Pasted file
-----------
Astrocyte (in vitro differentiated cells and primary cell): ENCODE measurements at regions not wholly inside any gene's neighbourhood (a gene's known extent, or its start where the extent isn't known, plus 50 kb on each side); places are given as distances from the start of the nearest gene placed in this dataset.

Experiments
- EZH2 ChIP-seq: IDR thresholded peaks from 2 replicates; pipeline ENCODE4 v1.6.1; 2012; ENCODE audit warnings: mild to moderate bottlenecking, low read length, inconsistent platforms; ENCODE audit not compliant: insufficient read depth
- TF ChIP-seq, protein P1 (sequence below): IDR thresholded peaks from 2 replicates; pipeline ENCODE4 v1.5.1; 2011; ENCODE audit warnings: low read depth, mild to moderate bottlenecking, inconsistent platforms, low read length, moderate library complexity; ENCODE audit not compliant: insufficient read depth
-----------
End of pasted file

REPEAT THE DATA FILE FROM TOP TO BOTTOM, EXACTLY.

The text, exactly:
Astrocyte (in vitro differentiated cells and primary cell): ENCODE measurements at regions not wholly inside any gene's neighbourhood (a gene's known extent, or its start where the extent isn't known, plus 50 kb on each side); places are given as distances from the start of the nearest gene placed in this dataset.

Experiments
- EZH2 ChIP-seq: IDR thresholded peaks from 2 replicates; pipeline ENCODE4 v1.6.1; 2012; ENCODE audit warnings: mild to moderate bottlenecking, low read length, inconsistent platforms; ENCODE audit not compliant: insufficient read depth
- TF ChIP-seq, protein P1 (sequence below): IDR thresholded peaks from 2 replicates; pipeline ENCODE4 v1.5.1; 2011; ENCODE audit warnings: low read depth, mild to moderate bottlenecking, inconsistent platforms, low read length, moderate library complexity; ENCODE audit not compliant: insufficient read depth